Suburban Democratic campaign volunteers didn't wait for Illinois' primary; they stumped in Iowa first
What it's like stumping for candidates
IOWA -- While thousands of Illinoisans head south for a little warmth in February, an intrepid group of adventurers is driving west on I-80 to the Hawkeye State.
They differ on nuances of universal health care, student debt and other Democratic causes, but all carry a torch for the unlikely romance of the Iowa caucuses.
Going door to door for Democratic presidential candidates like Joe Biden, Pete Buttigieg, Bernie Sanders or Elizabeth Warren is tiring, cold work. But a contingent of suburbanites feeds off the hope their candidate could be the one to break through Monday night when Iowa becomes the first state in the nation to pick its nominee for president.
"I think it's going to be really close," Elliott Hartstein of Buffalo Grove said Saturday at a Buttigieg rally.
On the menu for the Republicans is President Donald Trump, former suburban congressman Joe Walsh and former Massachusetts Gov. William F. Weld. But it's among Democrats that the stakes are the highest.
Des Moines -- Saturday, 9:30 a.m.
It's about 38 degrees and sunny on Walnut Street, a prosperous neighborhood with spacious single-family homes in West Des Moines.
"This is definitely the nicest canvassing weather I've had so far. I've been out in ice storms and snowstorms," said Arlington Heights native Elizabeth Lindquist, who carries a stack of flyers for Warren, the senator from Massachusetts.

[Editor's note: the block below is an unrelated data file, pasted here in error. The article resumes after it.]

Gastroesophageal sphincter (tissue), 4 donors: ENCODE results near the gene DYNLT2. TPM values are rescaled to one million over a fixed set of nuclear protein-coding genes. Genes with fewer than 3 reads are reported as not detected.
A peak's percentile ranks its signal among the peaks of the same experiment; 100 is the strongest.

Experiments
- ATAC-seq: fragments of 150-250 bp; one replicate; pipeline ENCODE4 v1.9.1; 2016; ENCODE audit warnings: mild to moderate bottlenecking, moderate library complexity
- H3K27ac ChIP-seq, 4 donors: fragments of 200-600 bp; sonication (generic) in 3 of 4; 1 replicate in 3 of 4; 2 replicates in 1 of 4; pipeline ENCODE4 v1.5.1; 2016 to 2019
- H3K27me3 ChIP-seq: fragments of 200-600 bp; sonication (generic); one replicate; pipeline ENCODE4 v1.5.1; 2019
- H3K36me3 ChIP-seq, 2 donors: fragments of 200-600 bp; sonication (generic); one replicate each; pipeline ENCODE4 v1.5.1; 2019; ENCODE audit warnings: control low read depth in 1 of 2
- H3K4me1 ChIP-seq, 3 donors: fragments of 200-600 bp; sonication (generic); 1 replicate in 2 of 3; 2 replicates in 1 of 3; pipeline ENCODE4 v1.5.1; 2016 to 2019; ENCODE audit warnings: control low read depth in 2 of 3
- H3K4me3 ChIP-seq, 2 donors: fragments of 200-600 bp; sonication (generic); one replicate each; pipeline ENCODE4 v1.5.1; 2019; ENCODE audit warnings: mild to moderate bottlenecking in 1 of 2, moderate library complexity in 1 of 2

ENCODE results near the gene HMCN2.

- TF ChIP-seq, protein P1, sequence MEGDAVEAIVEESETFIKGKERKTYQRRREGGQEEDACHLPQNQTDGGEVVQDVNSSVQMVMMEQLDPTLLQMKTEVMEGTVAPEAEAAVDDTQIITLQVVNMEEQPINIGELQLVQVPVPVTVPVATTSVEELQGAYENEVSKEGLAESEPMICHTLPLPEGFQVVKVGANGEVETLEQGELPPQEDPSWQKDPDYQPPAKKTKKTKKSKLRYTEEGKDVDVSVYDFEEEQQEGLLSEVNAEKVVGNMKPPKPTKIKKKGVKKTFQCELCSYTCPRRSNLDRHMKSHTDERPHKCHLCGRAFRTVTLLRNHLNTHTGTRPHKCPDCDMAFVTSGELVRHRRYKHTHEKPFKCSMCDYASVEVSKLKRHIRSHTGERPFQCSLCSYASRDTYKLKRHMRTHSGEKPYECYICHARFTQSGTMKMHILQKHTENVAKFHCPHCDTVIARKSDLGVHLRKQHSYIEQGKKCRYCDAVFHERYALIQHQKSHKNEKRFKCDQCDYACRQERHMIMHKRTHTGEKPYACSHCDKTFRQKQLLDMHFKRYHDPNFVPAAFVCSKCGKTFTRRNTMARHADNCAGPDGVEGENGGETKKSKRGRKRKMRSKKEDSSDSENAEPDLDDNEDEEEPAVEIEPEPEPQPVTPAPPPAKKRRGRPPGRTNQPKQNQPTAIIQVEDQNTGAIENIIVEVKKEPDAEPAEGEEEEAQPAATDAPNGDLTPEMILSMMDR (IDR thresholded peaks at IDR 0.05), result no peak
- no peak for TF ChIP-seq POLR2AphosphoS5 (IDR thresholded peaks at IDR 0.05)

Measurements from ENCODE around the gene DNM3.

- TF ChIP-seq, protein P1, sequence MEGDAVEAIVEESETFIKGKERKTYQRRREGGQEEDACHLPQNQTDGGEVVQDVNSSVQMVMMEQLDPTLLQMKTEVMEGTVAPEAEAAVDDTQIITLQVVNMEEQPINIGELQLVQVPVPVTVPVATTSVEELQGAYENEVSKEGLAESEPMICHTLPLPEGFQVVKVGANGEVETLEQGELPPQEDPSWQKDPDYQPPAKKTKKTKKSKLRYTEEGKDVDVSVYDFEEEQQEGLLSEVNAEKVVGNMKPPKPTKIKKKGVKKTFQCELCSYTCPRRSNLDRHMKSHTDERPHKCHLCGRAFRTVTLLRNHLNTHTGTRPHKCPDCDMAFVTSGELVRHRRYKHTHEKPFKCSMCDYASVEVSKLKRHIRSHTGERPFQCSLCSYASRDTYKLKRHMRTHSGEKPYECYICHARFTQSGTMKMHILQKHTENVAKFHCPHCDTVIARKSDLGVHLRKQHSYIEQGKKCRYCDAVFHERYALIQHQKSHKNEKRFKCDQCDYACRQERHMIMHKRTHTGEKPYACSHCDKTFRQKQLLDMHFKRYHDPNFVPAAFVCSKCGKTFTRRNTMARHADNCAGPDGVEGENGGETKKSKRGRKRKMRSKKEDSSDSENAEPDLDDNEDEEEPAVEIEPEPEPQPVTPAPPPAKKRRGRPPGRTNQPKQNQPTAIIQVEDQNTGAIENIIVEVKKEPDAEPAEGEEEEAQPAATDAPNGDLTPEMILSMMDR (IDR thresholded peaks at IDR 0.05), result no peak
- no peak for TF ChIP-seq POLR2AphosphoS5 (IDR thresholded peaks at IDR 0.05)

In fact, conditions were so slippery once, Lindquist's car got stuck in an ice-covered driveway and had to be towed.
She's undeterred, even taking time off work because "I really think that (Warren) has a uniquely deep understanding of how the government works and how the system is rigged against working people," Lindquist said.
Numerous residents are either sleeping in, out on errands or just not answering.
"I'll just add it to the collection of door hangers," Lindquist said, slipping a Warren leaflet next to a Biden one on a doorknob.
Sarah Eichorn, however, was at home and told Lindquist she's still on the fence. "I really like Warren, I like Pete (Buttigieg) ... Biden, too," she explained.
One neighbor, Chuck Wellman, admitted, "I'm more on the conservative side," and later posts an "I'm voting for (Donald) Trump" sign on his door.
Lindquist, meanwhile, is just warming up.
"If you have a packet of 50 doors and talk to 10 people, you're doing really well," she said. "The people you do talk to -- you make a real impact on -- it matters. Especially when it comes to Elizabeth Warren; there are so many people that don't know enough about her."
Dubuque: 2 p.m.
A dizzying array of major Democratic candidates and proxies are barnstorming the state as the date of the caucuses closes in.
Among them is South Bend Mayor Pete Buttigieg, who's in Dubuque for a Get out the Caucus Rally at Loras College.
Standing in line outside the college field house and talking up Buttigieg to fellow Democrats is Hartstein, Buffalo Grove's former mayor.
Buttigieg's "a pragmatic progressive, and that's really important because we want to win in the purple states. I don't believe people are going to go for extreme positions," Hartstein said.
Not everyone's on board.
"I'm pretty serious about Elizabeth Warren," Iowan Kate Kelly said. "I have not yet seen Pete. ... I like what he says and does." But "he's a mayor and everyone else is either senators or vice presidents."
Mirdza Berzins of Dubuque is all in for Buttigieg. "He's young and fresh, he's very bright." And his heart's in the right place, she added, recalling a TV clip of Buttigieg comforting a woman with ALS.